Possible minimum wage raise causes job loss concerns


It’s the worst day of the week—grocery store day. You make sure to bring your list that consists of milk, bread and eggs. You keep the list short because you only worked 20 hours this week at minimum wage. 

A gallon of milk costs $4, which is over half of your hourly pay.  Since you only got 20 hours this week, you have to decide whether milk is a necessity or not. 

Moments like this happen frequently in the United States. Therefore, Congress has reintroduced a bill that would force states to increase their minimum wage. 

According to the U.S. Department of Labor, 22 states have a minimum wage that is equal to or less than the federal minimum wage of $7.25. 

The bill Congress is proposing will bring the federal minimum wage up to $15, so the states would have to match that and raise their wages. 

However, this can come with consequences for businesses. Many businesses might struggle to pay workers more.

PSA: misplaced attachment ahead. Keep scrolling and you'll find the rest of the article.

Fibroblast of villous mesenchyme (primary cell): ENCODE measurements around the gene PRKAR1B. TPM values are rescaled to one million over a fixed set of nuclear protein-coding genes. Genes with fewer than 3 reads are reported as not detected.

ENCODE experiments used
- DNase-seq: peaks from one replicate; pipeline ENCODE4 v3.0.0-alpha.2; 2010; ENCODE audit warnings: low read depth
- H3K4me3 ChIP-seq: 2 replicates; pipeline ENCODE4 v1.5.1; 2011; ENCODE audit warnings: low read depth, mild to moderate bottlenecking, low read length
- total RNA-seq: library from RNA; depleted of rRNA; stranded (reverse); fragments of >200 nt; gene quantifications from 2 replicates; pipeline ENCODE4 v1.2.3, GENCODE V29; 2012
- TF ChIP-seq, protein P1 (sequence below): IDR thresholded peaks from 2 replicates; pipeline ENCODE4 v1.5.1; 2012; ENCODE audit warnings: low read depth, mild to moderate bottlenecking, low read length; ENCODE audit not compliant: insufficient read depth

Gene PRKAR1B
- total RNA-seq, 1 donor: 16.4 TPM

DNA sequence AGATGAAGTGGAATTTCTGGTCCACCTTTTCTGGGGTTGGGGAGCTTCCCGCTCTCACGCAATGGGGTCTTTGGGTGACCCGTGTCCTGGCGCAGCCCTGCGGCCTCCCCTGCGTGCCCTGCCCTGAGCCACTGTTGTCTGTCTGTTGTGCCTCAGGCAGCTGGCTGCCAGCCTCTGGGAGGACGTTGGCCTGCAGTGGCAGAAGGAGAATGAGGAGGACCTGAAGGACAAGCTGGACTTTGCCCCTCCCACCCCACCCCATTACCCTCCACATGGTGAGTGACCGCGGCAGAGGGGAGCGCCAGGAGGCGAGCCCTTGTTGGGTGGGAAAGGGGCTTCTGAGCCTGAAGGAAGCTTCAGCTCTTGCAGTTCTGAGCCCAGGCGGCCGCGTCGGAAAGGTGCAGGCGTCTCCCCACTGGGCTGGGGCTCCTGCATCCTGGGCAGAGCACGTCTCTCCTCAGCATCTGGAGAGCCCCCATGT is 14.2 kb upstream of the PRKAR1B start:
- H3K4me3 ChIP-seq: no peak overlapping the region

This could lead to layoffs and some businesses inevitably shutting down. 

Gabriella Papillion, a senior speech language pathology major, feels increasing minimum wage will help end the exploitation of workers. 

“Many large corporations like McDonald’s are profiting millions of dollars just to pay their workers unlivable wages,” Papillion said. 

Ryleigh Rowland, a junior finance and accounting major, agrees that it would be nice to make more money but acknowledged that it could come with some repercussions. 

“[Businesses] will have to start selling their products at a higher cost, which will make people mad,” Rowland said. 

Some states already have minimum wages around $15, so changing the federal minimum wage will not affect them. 

However, states that have to drastically increase to match the new minimum wage will be hit the hardest. 

Tammy Johnston, an economics professor, said that major cities such as New York and San Francisco already have a minimum wage above the federal minimum wage but that in in cities with a lower cost of living, $15 per hour is drastic. 

As of last week, there has not been a bill signed to increase the federal minimum wage.